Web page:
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March 6, 2021
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Business Review Western MI
Business Review Western MI
Insuring the Future?
(2007-06-12)
(wgvu) - In offering an analysis that identifies the insurance industry as a key
driver of job creation in Michigan, a coalition hopes to thwart
consideration of raising taxes on policy premiums.

Plans floating around Lansing to replace the Single Business Tax have
targeted the insurance industry for higher taxes. One proposal would
raise the premium tax from the current 1.07 percent to 1.25 percent and
eliminate existing credits and exemptions.

Doing so would not only drive up premiums for consumers up but make
Michigan less competitive at a time when other states are nurturing the
sector to grow jobs, the Michigan Insurance Coalition argues.

The industry-commissioned analysis by GSP Consulting Corp. makes the
case against higher taxes on insurance. It cites a prediction that
industry employment will grow nearly 10 percent in the decade from 2004
to 2014.

Increasing the tax burden on a sector of the economy that is growing
and creating jobs goes against the grain of insuring for Michigan's
future, coalition President James Miller said.

If a 1.25 percent premium tax were adopted, it could increase the tax
burden for a western Michigan-based insurer, Hastings Mutual Insurance
Co., by up to 40 percent, vice president and general counsel Michael
Puerner said.

That kind of effect could hurt the business climate in Michigan for
insurers and cause Hastings Mutual, and presumably others, to focus more
on growing in other states.

It would put pressure on our ability to grow in Michigan, and it would
increase our emphasis on diversifying our book of business
geographically in other states, Puerner said.

Hastings Mutual, with premium revenues of $282.7 million in 2006, has
some 200,000 policies in Michigan, Ohio, Indiana, Illinois and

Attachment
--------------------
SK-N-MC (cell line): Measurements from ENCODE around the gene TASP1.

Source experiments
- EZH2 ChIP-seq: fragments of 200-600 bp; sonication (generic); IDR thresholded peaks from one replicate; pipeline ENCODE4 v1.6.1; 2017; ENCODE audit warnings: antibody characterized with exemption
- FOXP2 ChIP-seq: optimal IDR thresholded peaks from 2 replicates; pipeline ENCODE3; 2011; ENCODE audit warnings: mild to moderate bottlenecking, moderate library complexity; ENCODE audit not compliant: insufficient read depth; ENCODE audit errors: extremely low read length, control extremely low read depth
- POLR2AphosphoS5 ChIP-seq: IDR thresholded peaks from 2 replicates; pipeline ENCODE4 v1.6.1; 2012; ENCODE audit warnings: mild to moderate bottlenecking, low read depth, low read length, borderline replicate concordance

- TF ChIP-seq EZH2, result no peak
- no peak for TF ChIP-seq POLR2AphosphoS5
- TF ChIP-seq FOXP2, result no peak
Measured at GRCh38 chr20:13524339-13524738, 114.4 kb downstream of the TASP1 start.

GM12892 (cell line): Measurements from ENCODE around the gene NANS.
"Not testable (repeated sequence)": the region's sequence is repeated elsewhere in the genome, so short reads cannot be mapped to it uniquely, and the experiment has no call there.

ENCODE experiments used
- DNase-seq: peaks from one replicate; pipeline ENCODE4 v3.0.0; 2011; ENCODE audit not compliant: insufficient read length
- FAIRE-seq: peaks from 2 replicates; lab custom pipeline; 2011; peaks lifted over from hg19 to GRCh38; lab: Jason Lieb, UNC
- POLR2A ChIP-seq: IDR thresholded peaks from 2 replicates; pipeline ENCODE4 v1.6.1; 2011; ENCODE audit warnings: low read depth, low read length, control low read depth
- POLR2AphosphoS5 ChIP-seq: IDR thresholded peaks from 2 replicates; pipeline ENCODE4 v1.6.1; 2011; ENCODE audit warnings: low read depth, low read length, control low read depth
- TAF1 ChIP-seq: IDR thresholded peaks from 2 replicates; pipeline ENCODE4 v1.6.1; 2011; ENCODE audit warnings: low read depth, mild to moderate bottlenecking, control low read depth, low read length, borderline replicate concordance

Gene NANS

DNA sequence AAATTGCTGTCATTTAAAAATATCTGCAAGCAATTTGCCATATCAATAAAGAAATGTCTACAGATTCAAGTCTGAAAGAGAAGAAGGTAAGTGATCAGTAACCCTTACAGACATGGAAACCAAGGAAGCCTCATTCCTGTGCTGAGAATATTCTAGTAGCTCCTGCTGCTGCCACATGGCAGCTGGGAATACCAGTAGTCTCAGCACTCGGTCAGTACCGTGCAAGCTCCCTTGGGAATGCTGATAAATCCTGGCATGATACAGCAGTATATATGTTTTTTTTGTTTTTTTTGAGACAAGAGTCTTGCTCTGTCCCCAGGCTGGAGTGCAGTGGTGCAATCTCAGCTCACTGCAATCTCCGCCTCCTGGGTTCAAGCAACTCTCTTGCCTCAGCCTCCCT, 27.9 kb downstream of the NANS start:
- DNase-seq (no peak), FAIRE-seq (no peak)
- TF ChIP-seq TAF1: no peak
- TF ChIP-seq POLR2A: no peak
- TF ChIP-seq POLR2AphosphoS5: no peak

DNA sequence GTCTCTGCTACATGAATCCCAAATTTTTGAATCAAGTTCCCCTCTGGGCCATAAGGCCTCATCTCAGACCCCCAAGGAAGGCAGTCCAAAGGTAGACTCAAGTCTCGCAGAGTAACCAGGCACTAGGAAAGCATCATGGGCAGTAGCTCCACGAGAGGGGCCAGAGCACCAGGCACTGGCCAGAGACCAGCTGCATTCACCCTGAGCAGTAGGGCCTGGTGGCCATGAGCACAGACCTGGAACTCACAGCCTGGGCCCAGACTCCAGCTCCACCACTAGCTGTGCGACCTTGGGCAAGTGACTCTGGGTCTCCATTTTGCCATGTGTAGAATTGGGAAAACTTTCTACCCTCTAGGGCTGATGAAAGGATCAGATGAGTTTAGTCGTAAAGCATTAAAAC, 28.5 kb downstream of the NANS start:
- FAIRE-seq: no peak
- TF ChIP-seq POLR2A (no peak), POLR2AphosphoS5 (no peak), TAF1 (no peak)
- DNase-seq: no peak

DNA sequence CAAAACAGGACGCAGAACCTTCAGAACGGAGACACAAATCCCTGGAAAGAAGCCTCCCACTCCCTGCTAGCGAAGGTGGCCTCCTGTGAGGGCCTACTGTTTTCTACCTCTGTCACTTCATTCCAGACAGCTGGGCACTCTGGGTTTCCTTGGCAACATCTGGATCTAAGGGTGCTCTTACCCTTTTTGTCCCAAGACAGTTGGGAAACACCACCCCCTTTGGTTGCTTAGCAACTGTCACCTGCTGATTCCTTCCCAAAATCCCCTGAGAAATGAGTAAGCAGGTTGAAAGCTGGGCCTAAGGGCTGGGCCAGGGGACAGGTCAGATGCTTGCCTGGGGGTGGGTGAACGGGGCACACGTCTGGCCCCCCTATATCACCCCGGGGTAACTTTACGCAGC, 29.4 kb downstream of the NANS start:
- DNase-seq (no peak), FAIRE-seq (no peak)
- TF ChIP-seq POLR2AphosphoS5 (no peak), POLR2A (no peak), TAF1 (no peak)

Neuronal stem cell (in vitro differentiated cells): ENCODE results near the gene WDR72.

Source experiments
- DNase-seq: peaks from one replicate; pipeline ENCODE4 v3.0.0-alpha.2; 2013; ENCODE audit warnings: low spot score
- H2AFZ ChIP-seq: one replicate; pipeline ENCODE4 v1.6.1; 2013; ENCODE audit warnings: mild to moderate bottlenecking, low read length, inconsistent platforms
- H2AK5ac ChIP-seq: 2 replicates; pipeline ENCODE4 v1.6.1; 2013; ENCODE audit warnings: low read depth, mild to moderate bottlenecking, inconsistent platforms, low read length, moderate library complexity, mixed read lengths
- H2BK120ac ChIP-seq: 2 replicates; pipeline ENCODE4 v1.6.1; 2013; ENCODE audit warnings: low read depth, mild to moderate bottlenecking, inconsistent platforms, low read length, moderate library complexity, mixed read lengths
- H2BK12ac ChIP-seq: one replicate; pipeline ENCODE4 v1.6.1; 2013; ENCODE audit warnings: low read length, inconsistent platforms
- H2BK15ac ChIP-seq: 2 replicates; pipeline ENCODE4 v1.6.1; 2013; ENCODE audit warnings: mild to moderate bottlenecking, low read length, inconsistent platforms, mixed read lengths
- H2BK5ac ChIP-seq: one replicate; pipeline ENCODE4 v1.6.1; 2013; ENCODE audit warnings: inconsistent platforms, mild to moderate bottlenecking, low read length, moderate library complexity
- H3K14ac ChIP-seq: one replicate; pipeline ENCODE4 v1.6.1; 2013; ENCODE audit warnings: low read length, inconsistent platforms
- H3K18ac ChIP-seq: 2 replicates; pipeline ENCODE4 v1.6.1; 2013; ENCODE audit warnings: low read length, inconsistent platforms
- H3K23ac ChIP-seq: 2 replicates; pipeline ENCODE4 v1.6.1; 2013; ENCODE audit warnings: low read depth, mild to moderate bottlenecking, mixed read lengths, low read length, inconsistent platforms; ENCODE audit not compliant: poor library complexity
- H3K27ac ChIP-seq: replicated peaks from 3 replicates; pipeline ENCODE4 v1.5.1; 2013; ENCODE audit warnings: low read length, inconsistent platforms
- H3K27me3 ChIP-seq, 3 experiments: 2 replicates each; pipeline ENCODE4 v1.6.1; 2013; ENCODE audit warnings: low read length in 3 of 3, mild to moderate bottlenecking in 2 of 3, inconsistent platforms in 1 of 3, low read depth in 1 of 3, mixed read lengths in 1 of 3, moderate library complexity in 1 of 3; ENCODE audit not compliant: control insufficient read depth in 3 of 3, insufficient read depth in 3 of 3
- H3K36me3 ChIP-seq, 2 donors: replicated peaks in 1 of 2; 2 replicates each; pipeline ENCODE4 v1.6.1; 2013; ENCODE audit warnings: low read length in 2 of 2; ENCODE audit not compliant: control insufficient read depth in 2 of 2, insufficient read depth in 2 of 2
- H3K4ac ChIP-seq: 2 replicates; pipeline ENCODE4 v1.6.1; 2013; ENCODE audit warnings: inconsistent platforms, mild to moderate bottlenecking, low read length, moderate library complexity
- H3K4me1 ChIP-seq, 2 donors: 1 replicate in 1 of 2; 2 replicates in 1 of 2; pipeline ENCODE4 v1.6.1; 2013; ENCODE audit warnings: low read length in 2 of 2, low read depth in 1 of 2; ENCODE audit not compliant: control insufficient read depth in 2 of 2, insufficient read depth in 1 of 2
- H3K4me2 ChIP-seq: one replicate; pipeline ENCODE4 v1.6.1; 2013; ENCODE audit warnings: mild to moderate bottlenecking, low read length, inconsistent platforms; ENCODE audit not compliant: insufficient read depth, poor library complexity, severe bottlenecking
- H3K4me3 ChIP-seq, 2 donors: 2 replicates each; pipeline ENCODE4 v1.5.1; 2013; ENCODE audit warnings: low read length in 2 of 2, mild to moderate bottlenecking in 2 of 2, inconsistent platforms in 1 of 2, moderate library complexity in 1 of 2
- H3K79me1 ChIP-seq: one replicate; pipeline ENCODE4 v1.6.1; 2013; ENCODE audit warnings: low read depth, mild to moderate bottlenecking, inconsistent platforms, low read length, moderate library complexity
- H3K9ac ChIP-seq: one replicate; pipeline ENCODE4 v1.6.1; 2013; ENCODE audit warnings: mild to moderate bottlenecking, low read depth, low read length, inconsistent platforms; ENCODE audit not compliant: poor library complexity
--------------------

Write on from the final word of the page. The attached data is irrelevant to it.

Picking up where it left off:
Wisconsin. More than 53 percent of the policies are in Michigan, where
about 300 of the company's 430 employees work at the Hastings headquarters.

The Michigan Insurance Coalition's intent with the study, released last
week, is to show that despite Michigan's lagging economy, there are
bright spots where industries are growing and creating jobs, and
insurance is one of those bright spots, Miller said.

The industry's stance illustrates the difficulty in creating a new
business tax system. As some advocate for broadening the tax base
through taxing services, others say it makes no sense to target sectors
that are sustaining and creating much-needed jobs.

The coalition hopes lawmakers and the governor will create a system
that encourages growth and investment without penalizing the very
industries that are keeping Michigan's economic ship afloat, Miller said.

While industry advocates assert it pays its fair share of taxes, a
report issued in February by a state panel that examined Michigan's
fiscal crisis states otherwise and suggested the state consider
broadening its tax base to more closely reflect economic realities of
an economy that's increasingly service-sector driven.

It is not fair that some activities and businesses currently enjoy
lower taxes, such as the insurance industry, or exemption from taxes,
while individuals and other businesses bear a disproportionate share of
the tax burden, the bipartisan Emergency Financial Panel reported.
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